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The prayer of Arjoon in the Bagvhat-Geeta, pp. 94, 95. Translat.

+ See Dow's Dissertation, p. 4.

Bagvhat-Geeta; translat. p. 84. See also Ayeen Akberry, vol. iii. Bernier, Voyage, tom. ii. p. 159.

I Code of Gentoo Laws, Prelim. Disc. 'p. 73. Bagvhat-Geeta, pp. 94, 95.

But the authors of the Braminical religion afford us another instance of the frailty and fallibility of human creeds. Scarcely have they uttered the wisest and most salutary doctrines, when they descend to the most puerile and extravagant fancies. In their reveries, sometimes as obscure as the metaphysical Plato, and sometimes as wanton as the comic Aristophanes, they have blended the lofty and the ridiculous, the true and the false, the useful and absurd, in one extravagant mass, which they denominate religion; and the faith of their followers is perpetually tried, or insulted, by contradiction and incoherence, and trained to embrace, for the fair form of celestial wisdom, the unholy progeny of pious ignorance or fraud.

The " Every-where, always," is a profound and emphatic definition of Deity. The religion of Brama frequently forgets it, to descant on the doctrine of a universal soul, and its perpetual emanations*; or of a first mind, which, generated by death, trembles with alarm in the solitudes of space, and pines for a companion who might soothe the dulness of his unvaried existence t. The licence of fable, however, speedily supersedes the reign of these powers, and innumerable gods spring up, better calculated to excite the zeal of popular superstition. Brama and

• All intellectual natures, and especially human souls, are essential portions of this Being, and separated from it by an inconceivable emanation. When the stains, however, which they contract in their earthly wanderings, shall be purified by a due course of migration and punishment, they are destined to return to the source from which they flowed. Bagvhat-Geeta, pp. 39, 65, 78, 85, 115. Bernier, tom. ii. p. 163. Voyage de Sonnerat, v. p.192.

+ Appendix, Note G.

Cali are invested with omnipotence. The throne of heaven is constructed for Indra " with innumerable texts of the Vedas." The daughter of Ambrhina, the mighty Vach, assumes the dominion of the ocean, the firmament, and the fire. The beautiful Nerayan, whose flowery braids reach to her ankles, and whose robes, brighter than sun-beams, "shed their heavenspun light over circling worlds," is liberally gifted with pre-eminent powers. Ganesa, the deity of wisdom, and the parent of things, appears to preside over various companies of the gods. Indra, the god of the visible heavens, resides on a polar mountain of gold and gems, and exercises his authority to regulate the winds and the showers. Yalona, the offspring of the sun, who claims the triple honours due to the king of justice, the lord of the patriarchs, and the judge of departed spirits, determines the punishment of the guilty in the doleful region of serpents, or consigns polluted souls, for their purgation, to some animal, vegetable, or mineral form. The Argus Cortyceya, with his six faces, and countless eyes, is the leader of innumerable armies, and the subduer of the mighty giants Sita and Ravan. And the dire and tremendous Seshanaga, the king of serpents, the black god, the sovereign of the infernal regions, whose thousand heads are each encompassed with a crown of starry gems, whose eyes gleam like flaming torches, and whose garments are skirted with yellow flames, bears aloft in his arms the holy shell, the radiated weapon, the mace of war, and the divine and immortal Lotos*.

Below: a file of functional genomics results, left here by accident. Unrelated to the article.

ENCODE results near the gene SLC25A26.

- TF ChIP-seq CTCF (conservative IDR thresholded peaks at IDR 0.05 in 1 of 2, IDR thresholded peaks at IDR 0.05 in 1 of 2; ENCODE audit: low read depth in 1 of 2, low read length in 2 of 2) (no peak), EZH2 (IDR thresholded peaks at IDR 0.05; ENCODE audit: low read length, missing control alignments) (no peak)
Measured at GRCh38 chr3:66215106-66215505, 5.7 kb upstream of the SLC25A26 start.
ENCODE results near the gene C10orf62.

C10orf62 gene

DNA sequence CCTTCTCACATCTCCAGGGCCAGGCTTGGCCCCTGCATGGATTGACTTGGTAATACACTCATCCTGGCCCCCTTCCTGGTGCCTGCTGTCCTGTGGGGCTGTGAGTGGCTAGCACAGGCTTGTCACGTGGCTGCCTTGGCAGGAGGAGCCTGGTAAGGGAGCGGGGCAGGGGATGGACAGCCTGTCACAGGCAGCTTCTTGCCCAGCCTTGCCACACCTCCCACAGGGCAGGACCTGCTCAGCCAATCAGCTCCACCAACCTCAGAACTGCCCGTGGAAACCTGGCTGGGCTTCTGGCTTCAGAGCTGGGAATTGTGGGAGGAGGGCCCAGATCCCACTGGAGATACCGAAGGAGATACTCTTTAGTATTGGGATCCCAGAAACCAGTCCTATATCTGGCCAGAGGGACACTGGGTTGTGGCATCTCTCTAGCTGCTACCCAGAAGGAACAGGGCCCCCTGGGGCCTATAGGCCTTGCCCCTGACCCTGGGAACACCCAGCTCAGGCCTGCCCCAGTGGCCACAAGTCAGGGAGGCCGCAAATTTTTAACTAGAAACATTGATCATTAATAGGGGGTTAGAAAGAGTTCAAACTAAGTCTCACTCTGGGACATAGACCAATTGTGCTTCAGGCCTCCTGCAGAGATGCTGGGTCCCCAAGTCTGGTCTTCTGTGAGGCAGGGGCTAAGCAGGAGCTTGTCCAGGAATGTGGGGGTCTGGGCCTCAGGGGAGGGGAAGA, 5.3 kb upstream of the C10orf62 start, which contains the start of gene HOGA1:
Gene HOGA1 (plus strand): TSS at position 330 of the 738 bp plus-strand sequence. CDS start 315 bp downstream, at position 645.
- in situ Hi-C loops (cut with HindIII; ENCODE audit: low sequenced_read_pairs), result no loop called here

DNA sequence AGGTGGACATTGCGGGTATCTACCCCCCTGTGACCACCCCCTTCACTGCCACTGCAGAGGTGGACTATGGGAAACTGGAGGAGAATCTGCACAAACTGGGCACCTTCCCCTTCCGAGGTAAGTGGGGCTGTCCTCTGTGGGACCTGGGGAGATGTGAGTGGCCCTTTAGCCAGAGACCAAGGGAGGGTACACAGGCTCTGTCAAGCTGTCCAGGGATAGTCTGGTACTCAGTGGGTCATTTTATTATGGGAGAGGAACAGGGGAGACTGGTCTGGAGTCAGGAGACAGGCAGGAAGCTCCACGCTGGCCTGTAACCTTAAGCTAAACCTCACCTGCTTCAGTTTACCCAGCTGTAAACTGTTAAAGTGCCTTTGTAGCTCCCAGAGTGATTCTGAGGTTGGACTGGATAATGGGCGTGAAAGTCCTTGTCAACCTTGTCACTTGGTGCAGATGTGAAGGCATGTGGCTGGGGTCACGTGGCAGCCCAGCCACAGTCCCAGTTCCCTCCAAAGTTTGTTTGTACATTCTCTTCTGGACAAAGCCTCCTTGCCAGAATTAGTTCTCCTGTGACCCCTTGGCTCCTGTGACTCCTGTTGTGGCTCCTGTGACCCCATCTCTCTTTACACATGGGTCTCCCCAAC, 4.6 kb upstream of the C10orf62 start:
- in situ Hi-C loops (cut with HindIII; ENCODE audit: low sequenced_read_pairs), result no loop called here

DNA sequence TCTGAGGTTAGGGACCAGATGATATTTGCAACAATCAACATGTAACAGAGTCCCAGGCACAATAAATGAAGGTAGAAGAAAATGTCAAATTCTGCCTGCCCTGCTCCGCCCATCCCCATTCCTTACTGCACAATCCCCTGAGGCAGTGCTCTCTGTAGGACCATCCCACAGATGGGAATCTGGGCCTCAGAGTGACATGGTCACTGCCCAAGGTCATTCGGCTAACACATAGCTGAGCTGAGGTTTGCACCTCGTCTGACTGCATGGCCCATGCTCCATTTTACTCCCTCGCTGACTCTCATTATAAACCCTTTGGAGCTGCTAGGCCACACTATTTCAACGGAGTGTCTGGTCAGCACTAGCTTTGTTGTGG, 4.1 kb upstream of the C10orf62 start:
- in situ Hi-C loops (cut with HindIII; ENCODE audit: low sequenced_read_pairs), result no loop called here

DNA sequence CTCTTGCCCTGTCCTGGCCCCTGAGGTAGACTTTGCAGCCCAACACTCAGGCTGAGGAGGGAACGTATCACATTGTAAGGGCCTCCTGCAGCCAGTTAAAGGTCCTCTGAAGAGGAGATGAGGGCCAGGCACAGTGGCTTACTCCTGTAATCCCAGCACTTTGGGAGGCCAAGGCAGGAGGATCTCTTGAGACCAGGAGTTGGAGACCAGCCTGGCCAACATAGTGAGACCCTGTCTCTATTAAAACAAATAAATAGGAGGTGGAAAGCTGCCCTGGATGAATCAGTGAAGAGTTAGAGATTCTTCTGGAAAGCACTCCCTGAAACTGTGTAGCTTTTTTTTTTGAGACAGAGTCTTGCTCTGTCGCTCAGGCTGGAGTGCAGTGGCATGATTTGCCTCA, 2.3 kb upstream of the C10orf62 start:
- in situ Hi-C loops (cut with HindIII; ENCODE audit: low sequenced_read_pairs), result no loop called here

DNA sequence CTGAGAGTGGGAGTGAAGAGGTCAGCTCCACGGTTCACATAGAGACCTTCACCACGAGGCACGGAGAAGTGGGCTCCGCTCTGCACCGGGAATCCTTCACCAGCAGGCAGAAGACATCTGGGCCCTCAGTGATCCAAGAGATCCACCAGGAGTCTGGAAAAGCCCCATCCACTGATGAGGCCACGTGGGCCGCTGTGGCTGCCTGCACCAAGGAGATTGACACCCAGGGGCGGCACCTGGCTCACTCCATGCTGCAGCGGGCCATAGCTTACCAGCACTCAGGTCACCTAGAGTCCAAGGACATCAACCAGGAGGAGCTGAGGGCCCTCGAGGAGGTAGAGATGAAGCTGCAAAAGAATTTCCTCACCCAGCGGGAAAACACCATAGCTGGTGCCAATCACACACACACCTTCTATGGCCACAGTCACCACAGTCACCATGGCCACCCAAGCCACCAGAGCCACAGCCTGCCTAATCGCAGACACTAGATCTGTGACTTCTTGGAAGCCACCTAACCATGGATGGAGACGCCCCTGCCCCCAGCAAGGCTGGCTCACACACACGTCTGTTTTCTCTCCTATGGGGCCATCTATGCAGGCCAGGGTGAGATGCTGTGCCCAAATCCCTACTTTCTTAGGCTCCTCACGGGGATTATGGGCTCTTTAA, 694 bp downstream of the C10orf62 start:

These are among the gods of a higher class; but myriads of subordinate deities, and beneficent or evil

* Sir William Jones on the Gods of Greece, Italy and India.